With the outcome of the Sunday's secession referendum in Crimea along with the slowdown in China weighing on investors' minds, risk sentiment is starting to sour again, so MoneyShow's Tom Aspray tries to answer the question of where to stash your cash during these uncertain times.
The global stock markets had a rough week with the Asian markets hit the hardest but the Eurozone and US were also under pressure. Still, the US averages are holding well above the prior swing lows. The Russian market has been one of the worst, down over 27%, so far this year, and if they are hit with sanctions it will get worse.
The combination of the continuing crisis in the Ukraine and more weak data out of China has increased the fear amongst investors. It is hard to tell how far Putin will push the West as his behavior over the past few years seems to be steroid induced.
The ups and downs of investor sentiment have been quite typical since the end of 2013 when the bulls dominated, but in just over two months they have become more nervous. Those who decided to buy if the market declined seem to be having second thoughts.
There has been some new buying in the bond market as their safety has become more attractive. As I discuss in more detail in the technical section, given the current stock market outlook, I am not expecting any more than a 5-7% correction, and it could be less. Therefore, I still think it will provide a good buying opportunity in select stocks and last week's recommendations in Is Your Portfolio Well-Positioned? are generally acting well.
This comparative chart of the German Dax and the S&P 500 Index shows that the recent decline has been much worse in the German market. Since the June 2012 low, it is sill up over 51% vs. 43.5% for the S&P 500. However, the Dax is down 11% since the late-February high while the S&P 500 is down just a bit over 2.5%.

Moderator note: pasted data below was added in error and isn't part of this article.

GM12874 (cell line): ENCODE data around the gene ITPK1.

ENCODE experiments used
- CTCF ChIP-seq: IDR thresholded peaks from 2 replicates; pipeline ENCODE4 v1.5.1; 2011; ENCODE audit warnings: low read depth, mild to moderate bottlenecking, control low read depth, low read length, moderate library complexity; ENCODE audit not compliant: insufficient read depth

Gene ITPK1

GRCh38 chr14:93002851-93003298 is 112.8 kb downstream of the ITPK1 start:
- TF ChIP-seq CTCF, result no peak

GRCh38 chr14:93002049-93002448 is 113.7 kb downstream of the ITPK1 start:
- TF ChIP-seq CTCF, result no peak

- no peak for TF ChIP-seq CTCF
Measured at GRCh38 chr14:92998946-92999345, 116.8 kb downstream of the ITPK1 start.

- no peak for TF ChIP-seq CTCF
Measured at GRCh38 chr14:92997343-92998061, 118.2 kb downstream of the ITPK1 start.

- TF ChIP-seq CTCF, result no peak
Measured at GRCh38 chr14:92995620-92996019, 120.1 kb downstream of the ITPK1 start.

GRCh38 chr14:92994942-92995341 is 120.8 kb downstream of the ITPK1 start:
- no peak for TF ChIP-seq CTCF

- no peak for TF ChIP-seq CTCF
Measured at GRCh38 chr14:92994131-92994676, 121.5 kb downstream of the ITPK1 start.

The fact that the Dax has dropped below both the December 2013 and February 2014 lows has weakened its chart. The concern over the euro's strength has jumped in the past week as the ECB already seems to be questioning its recent decision on rates.
So what are the prospects for buying bonds now? The yield of the 10-year T-note shows the spike in yields two weeks ago to 2.82% but they have since dropped down to 2.63%. The broad trading range (lines a and b) that we have been watching for the past two months is still intact.
The key support in terms of yields is in the 2.47% to 2.50% area with the October 2013 low at 2.47%. The completion of the major bottom formation in May of 2013 does still suggest that this range is a pause in the trend towards higher rates.
A strong weekly close in yields above 3.02% would be an upside breakout and signal a move to the 3.4-3.5% area. For those in the short-duration bonds (5.6 years), as represented by the Barclays US Aggregate Bond Index, this would mean about a 5.4% drop in the value of their bonds. Since old bonds would be replaced by newer ones at higher yields, the damage would likely be less.
If the average maturity of your bond holdings is 13.4 years, such an increase in yields could mean over a 13% loss. Of course, the long-term bonds will do even worse as they were down 12.7% last year. Since the start of last summer, I have been recommending that bond holders shorten the maturity of their bond portfolio. On the technical side, the downtrend in the weekly MACD (line c) continues to favor lower yields for now.
Therefore, the investor has to decide between the current 2.3% yield of short-duration bonds that have a potential downside of 5% if rates spike and the stock market rallies. I continue to think the S&P 500 will show double-digits gains some time in 2014. Of course, if you are buying below the 2013 S&P 500 close of 1848, it could be even greater. The risk is that you will bail out if the selling gets too ugly and not be on board for the inevitable rebound.
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